Rep. Rashida Tlaib (D-MI-13) spoke this week at an event hosted by the Young Democratic Socialists of America at Wayne State University.
According to the campus newspaper, Tlaib expressed her support for canceling all $1.6 trillion of student debt during Tuesday night’s panel discussion.
“I truly believe canceling student debt is a racial justice issue,” said Tlaib. “Even though some middle class and wealthier families have lots of student debt, lower-income earners, especially black and brown people have higher balances and are more likely to leave school because they can’t pay. Canceling all student debt would restore access to education as a right.”
Tlaib claimed that the majority of Americans support the idea and don’t “think it’s radical.”
“Don’t let the haters control the narrative,” she continued. “Government is supposed to be about the people. No matter much how much they say this is never going to happen, the majority of our neighbors, of people across the country don’t think it’s radical. They know it is the right thing to do.”
The freshman congresswoman said she supports Sen. Bernie Sanders’ College for All Act, which would cancel student debt, but she isn’t listed as a cosponsor of the companion legislation in the House. Tlaib endorsed Sanders in October in the Democratic presidential primary.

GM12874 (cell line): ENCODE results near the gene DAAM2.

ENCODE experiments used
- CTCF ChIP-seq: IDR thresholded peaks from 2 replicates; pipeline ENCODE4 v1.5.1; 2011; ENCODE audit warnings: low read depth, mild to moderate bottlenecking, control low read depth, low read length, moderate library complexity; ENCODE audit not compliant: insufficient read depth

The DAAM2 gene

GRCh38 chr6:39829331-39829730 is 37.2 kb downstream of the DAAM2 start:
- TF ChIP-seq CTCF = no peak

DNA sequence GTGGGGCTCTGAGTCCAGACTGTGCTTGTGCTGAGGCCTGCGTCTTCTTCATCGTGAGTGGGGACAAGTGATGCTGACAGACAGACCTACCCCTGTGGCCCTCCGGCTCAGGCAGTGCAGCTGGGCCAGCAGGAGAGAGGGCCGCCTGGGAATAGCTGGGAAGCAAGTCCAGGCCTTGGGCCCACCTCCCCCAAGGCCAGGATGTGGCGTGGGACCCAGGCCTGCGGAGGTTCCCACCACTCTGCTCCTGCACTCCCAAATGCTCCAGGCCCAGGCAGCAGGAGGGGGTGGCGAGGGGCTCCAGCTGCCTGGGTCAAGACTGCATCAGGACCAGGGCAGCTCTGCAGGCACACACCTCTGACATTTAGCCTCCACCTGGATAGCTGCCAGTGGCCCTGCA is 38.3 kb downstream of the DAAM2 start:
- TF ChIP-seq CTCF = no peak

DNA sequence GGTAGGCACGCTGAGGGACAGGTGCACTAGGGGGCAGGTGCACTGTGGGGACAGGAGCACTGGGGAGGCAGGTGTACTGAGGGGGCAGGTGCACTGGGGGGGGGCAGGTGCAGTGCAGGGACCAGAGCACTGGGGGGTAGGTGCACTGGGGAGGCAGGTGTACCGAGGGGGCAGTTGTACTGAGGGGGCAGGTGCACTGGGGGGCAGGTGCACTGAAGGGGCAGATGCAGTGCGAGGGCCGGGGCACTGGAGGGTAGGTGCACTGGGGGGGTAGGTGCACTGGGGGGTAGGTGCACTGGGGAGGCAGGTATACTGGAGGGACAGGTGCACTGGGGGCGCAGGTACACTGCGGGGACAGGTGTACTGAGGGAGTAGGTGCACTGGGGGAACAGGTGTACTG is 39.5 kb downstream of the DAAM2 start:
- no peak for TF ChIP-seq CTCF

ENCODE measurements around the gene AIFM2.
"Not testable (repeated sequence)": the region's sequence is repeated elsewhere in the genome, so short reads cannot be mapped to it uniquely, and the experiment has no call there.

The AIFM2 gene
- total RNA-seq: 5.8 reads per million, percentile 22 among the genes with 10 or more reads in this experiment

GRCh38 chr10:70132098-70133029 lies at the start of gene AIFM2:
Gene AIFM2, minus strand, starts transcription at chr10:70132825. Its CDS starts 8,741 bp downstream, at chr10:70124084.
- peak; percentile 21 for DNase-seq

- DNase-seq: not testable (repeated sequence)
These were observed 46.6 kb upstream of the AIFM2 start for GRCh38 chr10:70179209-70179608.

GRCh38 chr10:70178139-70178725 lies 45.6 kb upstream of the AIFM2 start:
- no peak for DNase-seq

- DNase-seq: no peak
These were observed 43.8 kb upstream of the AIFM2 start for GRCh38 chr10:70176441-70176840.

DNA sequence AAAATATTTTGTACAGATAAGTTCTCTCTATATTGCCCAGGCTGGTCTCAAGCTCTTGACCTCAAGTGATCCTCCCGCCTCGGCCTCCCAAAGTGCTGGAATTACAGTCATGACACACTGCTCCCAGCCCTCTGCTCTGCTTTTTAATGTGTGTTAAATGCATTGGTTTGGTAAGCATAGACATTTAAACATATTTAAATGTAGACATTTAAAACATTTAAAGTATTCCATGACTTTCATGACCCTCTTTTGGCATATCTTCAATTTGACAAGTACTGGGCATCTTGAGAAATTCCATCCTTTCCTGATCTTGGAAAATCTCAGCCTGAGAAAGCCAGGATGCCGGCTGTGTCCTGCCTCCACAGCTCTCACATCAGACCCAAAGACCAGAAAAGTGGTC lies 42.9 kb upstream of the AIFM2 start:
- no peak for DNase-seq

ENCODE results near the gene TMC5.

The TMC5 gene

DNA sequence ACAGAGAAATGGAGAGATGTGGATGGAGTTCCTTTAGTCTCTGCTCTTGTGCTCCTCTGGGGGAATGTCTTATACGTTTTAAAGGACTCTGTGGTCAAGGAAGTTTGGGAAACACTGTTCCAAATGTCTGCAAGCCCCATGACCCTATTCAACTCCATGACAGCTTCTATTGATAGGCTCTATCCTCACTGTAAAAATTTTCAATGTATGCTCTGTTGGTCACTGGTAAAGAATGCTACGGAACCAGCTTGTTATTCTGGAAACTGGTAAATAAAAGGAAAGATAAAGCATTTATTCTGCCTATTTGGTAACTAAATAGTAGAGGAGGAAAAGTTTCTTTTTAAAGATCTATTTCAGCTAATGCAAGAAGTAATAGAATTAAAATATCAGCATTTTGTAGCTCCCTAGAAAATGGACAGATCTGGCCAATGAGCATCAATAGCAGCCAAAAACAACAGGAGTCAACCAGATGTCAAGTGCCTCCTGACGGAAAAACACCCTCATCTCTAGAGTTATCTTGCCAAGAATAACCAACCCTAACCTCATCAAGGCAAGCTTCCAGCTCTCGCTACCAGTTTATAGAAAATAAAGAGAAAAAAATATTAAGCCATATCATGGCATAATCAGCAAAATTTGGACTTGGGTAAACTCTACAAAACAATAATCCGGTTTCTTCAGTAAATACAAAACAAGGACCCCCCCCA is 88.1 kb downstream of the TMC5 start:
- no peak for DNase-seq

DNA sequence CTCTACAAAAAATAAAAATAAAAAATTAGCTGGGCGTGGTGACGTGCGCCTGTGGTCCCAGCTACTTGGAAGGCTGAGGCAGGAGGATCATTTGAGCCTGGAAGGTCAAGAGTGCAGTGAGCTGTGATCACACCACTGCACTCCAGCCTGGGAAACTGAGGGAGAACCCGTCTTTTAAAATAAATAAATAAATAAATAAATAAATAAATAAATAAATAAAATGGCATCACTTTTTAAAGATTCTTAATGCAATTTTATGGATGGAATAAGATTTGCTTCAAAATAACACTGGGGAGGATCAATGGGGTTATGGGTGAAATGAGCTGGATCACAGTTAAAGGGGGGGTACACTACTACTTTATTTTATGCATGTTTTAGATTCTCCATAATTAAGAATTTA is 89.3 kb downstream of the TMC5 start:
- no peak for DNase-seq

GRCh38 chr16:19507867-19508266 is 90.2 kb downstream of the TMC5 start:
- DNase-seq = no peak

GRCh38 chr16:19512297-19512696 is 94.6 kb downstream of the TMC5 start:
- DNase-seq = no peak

Tlaib wrote on Twitter after the event that “student debt disproportionately impacts black students and is tied to our history of racial discrimination.”
“Black students owe $7,400 more on average than other students. Eliminating college debt would address the racial wealth gap and more,” she said.
Did you know that student debt disproportionately impacts Black students & is tied to our history of racial discrimination? Black students owe $7,400 more on average than other students. Eliminating college debt wd address the racial wealth gap and more.https://t.co/BdFx74Pean
— Rashida Tlaib (@RashidaTlaib) February 20, 2020
Wayne State – where Tuesday’s event was held – was in the news last year when it announced that it would begin awarding free tuition to all Detroit students who graduate from high school. The program sparked an internal controversy at the school and several members of the Board of Governors unsuccessfully voted to remove the university’s president because of his free tuition pledge.
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